WASHINGTON — Former Citigroup chairman Sandy Weill's call to reinstate Glass-Stegall has sparked a growing countermovement among those that argue restoring the Depression-era law would not make the system safer.
The naysayers are hoping to outmaneuver policy heavyweights like Tom Hoenig, a director at the Federal Deposit Insurance Corp. and former president of the Federal Reserve Bank of Kansas City, who say separating commercial from investment banking is the only way to prevent another financial crisis.
The list of skeptics includes former bank executives and regulators from both political parties, including Richard Kovacevich, the former chairman and chief executive of Wells Fargo, Steven Rattner, former counselor to Treasury Secretary Timothy Geithner, and Rob Nichols, a former Treasury official in the Bush administration and now president of the Financial Services Forum.
"Glass-Steagall never solved any real problems," said Wayne Abernathy, the head of financial institutions policy and regulatory affairs at the American Bankers Association. "I haven't found anyone at all that has been coherent in outlining [the argument]. It's all been mystical. It will make the world better. It will make things less risky. They've never really hooked up cause and effect. The riskiest thing that a bank does … is loan money to somebody."
The allure of Glass-Stegall, the 1933 law that banned commercial banks from owning investment banks, has become so prominent that a recent episode of HBO's The Newsroom said its repeal was the cause of the 2008 financial crisis.
But many current and former industry and regulatory officials take issue with that idea, saying the crisis and the 400-plus bank failures that resulted had nothing to do with the mix of commercial and investment banking.
They point to Bear Stearns, Lehman Brothers and Merrill Lynch as proof, as all three investment firms were at the center of the crisis, but were not owned by commercial banks at the time (Bear was eventually bought by JPMorgan Chase, while Merrill was purchased by Bank of America). Had Glass-Stegall been in effect in 2008, they argue, Bear, Lehman and Merrill would still have collapsed. Nor would the law have prevented the fall of insurance giant AIG or real estate investment trust New Century Financial.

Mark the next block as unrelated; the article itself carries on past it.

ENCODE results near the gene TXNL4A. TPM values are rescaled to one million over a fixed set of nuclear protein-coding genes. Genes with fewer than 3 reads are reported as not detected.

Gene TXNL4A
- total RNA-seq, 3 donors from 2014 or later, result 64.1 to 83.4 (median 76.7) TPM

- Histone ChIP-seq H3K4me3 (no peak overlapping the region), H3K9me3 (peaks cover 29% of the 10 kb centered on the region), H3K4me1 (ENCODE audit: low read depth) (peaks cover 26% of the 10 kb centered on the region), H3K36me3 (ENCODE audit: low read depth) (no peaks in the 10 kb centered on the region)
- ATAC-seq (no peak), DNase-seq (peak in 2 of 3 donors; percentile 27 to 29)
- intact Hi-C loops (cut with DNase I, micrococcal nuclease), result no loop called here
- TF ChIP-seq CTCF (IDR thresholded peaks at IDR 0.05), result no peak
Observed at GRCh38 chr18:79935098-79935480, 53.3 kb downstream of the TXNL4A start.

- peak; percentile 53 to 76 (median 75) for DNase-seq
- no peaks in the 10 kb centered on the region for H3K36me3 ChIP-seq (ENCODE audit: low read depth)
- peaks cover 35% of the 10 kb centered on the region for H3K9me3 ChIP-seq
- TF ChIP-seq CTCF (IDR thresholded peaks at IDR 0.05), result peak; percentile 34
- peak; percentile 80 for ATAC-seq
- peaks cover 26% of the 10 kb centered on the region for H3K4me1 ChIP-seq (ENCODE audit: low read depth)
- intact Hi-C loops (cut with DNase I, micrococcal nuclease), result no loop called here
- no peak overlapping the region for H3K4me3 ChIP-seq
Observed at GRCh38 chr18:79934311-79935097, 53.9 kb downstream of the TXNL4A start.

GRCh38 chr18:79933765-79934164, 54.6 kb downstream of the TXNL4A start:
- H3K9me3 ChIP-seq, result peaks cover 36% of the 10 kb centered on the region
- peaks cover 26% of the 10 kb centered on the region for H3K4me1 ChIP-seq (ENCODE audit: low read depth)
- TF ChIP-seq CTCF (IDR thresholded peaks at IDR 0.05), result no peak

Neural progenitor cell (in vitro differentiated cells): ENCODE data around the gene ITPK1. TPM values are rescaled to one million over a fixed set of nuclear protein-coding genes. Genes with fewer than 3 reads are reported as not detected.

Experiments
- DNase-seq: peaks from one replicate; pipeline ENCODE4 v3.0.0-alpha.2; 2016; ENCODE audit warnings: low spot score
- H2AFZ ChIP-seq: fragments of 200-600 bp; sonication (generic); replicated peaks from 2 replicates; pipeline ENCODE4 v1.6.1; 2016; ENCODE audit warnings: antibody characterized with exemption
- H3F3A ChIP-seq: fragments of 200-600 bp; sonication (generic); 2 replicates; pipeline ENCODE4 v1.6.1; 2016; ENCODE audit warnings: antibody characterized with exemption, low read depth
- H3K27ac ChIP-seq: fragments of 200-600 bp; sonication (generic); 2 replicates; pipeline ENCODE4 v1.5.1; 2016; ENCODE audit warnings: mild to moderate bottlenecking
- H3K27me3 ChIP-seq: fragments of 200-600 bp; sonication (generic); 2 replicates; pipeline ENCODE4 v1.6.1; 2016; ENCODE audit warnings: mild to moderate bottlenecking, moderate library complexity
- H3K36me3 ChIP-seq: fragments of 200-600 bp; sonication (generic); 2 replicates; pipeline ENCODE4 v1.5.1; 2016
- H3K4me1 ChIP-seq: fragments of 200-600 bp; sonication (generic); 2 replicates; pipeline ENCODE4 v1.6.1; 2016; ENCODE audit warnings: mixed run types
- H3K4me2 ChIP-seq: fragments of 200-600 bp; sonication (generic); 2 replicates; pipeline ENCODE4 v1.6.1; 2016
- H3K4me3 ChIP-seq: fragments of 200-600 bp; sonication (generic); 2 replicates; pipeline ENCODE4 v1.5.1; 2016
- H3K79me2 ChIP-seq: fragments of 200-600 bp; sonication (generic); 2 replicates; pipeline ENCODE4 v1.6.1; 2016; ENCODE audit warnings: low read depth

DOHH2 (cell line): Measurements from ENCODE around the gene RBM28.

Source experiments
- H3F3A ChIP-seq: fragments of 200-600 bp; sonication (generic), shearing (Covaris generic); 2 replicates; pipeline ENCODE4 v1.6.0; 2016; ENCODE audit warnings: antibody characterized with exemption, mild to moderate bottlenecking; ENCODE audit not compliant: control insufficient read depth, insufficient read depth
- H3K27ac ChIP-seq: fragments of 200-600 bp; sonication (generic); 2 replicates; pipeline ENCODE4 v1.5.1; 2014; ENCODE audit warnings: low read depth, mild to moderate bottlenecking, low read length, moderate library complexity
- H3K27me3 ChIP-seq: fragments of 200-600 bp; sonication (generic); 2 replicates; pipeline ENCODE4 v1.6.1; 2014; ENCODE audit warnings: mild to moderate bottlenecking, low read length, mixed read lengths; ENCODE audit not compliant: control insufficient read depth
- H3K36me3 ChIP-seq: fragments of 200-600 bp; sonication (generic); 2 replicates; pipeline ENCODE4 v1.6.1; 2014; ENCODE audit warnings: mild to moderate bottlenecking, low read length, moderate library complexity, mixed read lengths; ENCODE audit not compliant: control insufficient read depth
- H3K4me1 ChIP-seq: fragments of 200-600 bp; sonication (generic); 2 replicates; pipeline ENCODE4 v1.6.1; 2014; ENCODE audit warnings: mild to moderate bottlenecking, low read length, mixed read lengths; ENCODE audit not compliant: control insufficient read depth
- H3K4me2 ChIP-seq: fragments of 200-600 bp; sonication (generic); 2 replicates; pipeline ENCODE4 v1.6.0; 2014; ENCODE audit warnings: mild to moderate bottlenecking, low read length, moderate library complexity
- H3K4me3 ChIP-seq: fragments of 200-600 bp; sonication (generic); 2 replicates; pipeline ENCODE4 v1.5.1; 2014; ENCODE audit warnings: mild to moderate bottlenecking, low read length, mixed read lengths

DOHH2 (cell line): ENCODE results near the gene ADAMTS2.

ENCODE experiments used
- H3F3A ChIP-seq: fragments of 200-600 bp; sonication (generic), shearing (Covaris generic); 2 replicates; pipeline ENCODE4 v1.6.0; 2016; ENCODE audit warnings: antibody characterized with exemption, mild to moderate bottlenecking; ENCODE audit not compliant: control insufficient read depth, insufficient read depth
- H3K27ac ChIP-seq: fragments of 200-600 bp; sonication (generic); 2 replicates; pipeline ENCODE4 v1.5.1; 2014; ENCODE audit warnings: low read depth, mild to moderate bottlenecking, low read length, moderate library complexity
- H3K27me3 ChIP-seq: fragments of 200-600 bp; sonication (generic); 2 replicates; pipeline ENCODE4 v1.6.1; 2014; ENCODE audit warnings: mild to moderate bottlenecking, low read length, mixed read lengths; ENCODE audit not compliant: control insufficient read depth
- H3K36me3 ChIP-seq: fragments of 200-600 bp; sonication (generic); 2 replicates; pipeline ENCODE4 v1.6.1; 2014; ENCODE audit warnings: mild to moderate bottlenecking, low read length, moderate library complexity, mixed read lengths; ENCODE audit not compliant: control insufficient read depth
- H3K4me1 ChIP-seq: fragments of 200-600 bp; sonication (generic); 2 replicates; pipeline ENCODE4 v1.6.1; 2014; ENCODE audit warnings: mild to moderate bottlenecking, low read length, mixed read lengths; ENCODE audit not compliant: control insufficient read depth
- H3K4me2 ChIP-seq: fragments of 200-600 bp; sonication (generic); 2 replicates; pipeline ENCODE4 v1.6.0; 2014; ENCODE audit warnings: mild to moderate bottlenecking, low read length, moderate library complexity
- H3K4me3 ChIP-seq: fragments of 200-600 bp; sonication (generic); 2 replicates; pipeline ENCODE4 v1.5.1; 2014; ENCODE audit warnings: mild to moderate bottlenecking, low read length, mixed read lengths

The primary cause of the crisis, they say, is the proliferation of exotic mortgage products that were securitized and sold off across the market. Nothing in Glass-Steagall would have prevented such loans from being originated, sold and securitized.
"Roughly 20 financial institutions were the major perpetrators of the recent financial crisis and the resulting great recession, primarily through the origination, securitization and distribution of exotic subprime mortgages with toxic features such as negative amortization and teaser rates, with stated incomes and reduced documentation," William M Isaac, a former chairman of the Federal Deposit Insurance Corp., and Kovacevich wrote in an editorial in the American Banker.
To be sure, Steven Pearlstein, a columnist for The Washington Post, notes that investment bank activities in the U.S. created a shadow banking system outside of regulators' jurisdiction, which helped encourage sloppy lending practices.
Still, Pearlstein is unconvinced Glass-Steagall would have stopped the crisis.